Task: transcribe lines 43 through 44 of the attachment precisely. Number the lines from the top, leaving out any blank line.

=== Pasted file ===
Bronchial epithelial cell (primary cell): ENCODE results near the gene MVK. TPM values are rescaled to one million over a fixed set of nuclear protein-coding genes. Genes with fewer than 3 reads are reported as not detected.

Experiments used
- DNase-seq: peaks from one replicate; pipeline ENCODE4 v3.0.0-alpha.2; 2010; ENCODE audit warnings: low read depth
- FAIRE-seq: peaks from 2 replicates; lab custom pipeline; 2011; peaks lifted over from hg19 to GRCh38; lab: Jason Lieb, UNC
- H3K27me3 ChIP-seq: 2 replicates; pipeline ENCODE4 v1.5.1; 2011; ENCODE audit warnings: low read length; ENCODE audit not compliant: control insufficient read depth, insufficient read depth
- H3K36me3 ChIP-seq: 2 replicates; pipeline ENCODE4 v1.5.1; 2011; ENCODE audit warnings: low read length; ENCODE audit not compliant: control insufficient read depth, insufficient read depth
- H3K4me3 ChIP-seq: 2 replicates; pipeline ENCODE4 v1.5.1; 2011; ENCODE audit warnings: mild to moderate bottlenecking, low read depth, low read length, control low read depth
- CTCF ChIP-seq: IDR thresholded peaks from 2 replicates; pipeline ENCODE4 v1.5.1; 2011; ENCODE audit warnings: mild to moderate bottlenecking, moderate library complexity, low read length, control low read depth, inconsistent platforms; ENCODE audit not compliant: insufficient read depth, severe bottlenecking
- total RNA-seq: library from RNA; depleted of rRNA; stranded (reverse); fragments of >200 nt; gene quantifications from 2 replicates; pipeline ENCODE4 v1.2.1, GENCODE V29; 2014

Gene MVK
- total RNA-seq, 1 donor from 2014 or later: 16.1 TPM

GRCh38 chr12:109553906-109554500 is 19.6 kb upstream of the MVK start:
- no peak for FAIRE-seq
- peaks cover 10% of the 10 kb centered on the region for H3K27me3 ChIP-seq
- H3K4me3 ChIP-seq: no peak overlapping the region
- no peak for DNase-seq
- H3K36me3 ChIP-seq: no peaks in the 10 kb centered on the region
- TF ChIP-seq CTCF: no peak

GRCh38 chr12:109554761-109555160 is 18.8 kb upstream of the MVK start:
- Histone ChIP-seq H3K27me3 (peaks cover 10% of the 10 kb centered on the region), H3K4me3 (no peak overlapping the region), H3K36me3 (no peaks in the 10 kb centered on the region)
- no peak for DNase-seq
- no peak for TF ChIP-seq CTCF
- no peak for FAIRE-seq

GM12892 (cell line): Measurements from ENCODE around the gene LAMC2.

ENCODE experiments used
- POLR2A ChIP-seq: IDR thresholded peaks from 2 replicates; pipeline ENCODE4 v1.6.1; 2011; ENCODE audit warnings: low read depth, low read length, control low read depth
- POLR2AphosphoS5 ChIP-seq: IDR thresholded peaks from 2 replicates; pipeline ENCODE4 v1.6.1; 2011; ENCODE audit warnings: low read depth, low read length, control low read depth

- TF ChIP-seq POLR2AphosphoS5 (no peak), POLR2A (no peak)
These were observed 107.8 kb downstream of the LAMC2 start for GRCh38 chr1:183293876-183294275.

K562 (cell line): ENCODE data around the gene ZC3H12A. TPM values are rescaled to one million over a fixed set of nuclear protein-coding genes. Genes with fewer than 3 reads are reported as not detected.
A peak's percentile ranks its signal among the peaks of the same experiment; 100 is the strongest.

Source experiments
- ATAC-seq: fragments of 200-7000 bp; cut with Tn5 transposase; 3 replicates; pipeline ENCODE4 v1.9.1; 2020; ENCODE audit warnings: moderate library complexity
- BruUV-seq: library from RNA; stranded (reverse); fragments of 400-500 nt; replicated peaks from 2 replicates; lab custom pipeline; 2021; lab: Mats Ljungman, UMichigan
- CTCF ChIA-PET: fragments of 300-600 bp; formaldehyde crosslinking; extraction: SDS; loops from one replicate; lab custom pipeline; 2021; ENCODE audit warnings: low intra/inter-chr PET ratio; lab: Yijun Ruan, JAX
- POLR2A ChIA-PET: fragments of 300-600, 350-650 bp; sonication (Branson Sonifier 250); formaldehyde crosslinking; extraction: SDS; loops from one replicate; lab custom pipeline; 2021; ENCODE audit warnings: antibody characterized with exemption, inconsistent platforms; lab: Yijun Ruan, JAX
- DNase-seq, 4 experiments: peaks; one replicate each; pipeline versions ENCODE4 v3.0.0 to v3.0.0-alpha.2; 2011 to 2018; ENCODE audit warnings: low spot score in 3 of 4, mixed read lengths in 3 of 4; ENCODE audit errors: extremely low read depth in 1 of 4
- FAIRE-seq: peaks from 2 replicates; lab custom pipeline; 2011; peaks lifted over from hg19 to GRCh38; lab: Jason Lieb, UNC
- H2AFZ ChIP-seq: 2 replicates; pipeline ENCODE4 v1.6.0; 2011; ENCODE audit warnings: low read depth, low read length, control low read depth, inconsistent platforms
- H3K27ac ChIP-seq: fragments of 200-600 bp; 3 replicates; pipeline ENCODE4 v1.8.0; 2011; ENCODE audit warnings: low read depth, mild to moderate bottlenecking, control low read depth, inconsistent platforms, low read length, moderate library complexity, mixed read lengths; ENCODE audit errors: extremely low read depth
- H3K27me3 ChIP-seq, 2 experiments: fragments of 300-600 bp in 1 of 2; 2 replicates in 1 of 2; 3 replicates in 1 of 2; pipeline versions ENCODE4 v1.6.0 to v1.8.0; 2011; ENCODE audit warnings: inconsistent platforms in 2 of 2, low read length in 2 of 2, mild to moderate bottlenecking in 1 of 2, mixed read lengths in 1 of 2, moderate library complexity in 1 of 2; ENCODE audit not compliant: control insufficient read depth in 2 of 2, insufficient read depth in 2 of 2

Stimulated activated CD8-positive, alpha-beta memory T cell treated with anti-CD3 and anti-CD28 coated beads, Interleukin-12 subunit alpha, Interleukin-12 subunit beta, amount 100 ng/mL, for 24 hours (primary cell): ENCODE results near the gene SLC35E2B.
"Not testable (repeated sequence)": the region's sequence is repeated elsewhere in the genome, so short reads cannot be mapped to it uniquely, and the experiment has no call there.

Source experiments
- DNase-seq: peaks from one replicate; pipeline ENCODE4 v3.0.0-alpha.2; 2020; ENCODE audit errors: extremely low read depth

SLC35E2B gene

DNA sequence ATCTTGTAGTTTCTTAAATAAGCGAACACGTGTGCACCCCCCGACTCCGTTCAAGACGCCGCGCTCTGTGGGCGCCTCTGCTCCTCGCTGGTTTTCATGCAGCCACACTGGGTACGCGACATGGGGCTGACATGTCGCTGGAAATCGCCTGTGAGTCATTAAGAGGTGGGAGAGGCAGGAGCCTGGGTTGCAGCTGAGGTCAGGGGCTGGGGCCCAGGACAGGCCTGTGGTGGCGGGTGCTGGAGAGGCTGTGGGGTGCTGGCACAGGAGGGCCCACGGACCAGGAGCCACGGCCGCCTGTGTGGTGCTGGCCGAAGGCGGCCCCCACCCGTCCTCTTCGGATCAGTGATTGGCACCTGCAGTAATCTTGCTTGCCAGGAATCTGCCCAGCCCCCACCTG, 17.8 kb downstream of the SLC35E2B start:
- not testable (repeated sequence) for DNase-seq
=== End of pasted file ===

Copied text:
"Not testable (repeated sequence)": the region's sequence is repeated elsewhere in the genome, so short reads cannot be mapped to it uniquely, and the experiment has no call there.

Source experiments